is seeking to expand its coverage to other categories of antiques. To be successfully tracked by, antiques must be readily identifiable and listed in one or more standard reference books familiar to dealers and collectors. If you are a dealer or collector and are interested in participating in by tracking and posting eBay auction results for a specific class of antiques, contact us at
Tuesday Thursday, July 11, 2019

Just completed entering the data for the April 26, 2019 Evans auction of the
Moe and Barbara Tourison collection.  We are continuing to input data from
eBay, but are running quite a bit behind and so may be missing some of
the most recent data.  We are attempting to catch up.

Friday, March 15, 2019

There is really nothing new to report in the way of changes to bidstracker
Just wanted to let our users know that the site is still active and we are
still updating every so often and plan to continue to do so.

Friday, March 9, 2018

We have finally gotten the changes to bidstracker which we promised were coming.
Here's a summary of those changes.

A. On the Summary Page:

    1,  We have removed the % sold column from the page.  As our process for maintaining bidstracker has evolved, we have by and large eliminated listing sales that had no bids. We feel that the amount of time spent entering data for lamps that had no bids was more time consuming than warranted.The percent sold column was intended to be an indicator of how desirable a given lamp might have been (i.e., if a given lamp only sold a small percentage of the time, it was probably not a very sought after lamp).However, this was complicated because there are several reasons why a lamp doesn't sell only one of which was its overall desirability. We think that more often the case was that the starting bid price was higher than the perceived value of the lamp. We also found that many lamps that didn't sell were relisted multiple times (sometimes many multiple times) and these repeats made it hard to draw any meaningful conclusions about the lamp's desirability. You will see data about some lamps that didn't sell because we did not remove any of the old data and we still try to include lamps that didn't sell because their reserve was not met (under the theory that the highest bid they received even if the reserve wasn't met is an indicator of the market's view of that lamp's value.
2. All dollar values for the averages greater than $25 on the summary page have been rounded to the nearest $5. Providing the exact dollar and cents averages implied more precision than was warranted and did nothing to increase the utility of the data. All average values below $25 have not been rounded. The mode had always been reported as being in the midpoint of a $10 dollar range (thus a mode of $45 would be the midpoint of the range from $40-$49.99. The median values have not been rounded.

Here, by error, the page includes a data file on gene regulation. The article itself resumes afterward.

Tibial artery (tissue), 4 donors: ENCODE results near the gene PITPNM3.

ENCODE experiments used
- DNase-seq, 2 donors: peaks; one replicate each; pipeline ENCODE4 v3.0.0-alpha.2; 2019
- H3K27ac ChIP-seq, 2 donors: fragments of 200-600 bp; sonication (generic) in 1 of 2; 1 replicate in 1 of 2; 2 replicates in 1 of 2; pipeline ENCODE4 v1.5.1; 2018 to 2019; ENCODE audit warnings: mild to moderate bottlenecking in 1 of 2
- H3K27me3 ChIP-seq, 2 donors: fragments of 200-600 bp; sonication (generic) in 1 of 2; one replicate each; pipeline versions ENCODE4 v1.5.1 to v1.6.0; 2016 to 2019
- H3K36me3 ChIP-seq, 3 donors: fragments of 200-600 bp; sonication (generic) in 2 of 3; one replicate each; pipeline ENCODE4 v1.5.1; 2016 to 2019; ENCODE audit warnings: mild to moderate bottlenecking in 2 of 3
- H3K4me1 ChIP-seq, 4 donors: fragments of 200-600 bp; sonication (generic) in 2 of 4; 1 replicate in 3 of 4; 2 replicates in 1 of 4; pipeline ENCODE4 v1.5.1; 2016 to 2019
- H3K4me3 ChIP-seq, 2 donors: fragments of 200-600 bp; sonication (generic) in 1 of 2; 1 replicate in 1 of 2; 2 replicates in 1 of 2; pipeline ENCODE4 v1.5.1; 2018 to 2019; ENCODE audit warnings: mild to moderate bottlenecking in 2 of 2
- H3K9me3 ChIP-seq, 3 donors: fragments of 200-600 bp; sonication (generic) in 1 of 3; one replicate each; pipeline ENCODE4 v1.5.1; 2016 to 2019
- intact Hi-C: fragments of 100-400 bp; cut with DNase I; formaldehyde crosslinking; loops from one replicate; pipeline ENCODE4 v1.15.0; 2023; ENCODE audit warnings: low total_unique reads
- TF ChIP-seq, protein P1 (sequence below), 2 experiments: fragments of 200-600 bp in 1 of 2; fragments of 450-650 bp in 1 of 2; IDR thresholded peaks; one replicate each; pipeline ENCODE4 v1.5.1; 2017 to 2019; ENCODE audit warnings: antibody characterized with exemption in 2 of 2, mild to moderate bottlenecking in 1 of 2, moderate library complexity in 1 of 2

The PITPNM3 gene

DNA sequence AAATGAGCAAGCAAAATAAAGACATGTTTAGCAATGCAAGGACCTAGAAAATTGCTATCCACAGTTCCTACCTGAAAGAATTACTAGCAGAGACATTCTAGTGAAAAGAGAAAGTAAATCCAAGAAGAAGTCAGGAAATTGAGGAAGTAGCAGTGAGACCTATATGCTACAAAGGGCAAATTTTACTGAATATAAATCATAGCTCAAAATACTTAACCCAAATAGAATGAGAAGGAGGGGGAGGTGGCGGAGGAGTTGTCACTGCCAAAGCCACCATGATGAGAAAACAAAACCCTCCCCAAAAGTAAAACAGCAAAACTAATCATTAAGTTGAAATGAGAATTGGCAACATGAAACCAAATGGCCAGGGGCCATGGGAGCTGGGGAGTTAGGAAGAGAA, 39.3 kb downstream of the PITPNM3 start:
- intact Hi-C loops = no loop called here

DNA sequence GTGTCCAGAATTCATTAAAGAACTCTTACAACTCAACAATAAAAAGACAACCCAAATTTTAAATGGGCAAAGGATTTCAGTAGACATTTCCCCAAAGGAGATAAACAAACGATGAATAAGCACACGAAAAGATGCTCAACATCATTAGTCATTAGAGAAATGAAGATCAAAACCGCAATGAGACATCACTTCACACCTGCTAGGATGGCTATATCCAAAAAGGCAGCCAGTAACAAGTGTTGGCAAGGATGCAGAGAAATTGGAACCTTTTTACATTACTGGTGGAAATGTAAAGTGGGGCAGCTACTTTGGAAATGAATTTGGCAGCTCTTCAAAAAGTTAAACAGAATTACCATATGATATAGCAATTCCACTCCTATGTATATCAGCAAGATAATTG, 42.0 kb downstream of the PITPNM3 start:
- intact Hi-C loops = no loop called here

3. Next to the average high bid column we have added a standard deviation column. The larger the standard deviation, the more variability there is in the average high bid amounts (and conversely the smaller the standard deviation, the less variablity there is. The calculation of the standard deviation assumes that the underlying data (high bid amounts) is normally distributed (that is, follows the typical bell shaped curve). This is not necessarily the case, but the standard deviation value is useful anyway. Typically with a normal curve, plus or minus 1 standard deviation of the average should cover 68% of all cases. Plus or minus 2 standard deviations should cover 95% of all cases and plus or minus 3 standard deviations should cover 99.7% of all cases. We also still show the high and low amounts which of course covers all of the cases we've observed. For example a clear glass Nutmeg lamp (S1-029) has an average of $35 and a standard deviation of $19. Thus we can conclude that 68% of the time that lamp would sell for between $16 and $54.
B. On the detail pages:
The only change made to these pages is the addition of the two charts at the bottom of each detail page. These charts were available previously, but once the switch to Windows 10 was made, these charts were somehow lost. We have now fixed that. The old versions of the first chart (the scatter plot) did have a best fit line drawn over the indivisual dots. We are trying to get that implemented again but have run into some technical hurdles which we hope to overcome. In the meantime, visual inspection of the scatter plot can give you some indication of any trend (up, down or stable) which may be occuring in the data.
Finally, we have been quite lax over the past year or two in maintaining the data. We are attempting to improve our efforts and to again be more inclusive and regular in updating the database. Nonetheless, we feel that the massive amount of data in bidstracker makes it still of value in estimating the worth of a lamp you are interested in buying or in selling.

We thank you for your understanding as we have implemented these changes and we hope you will like the changes we have made.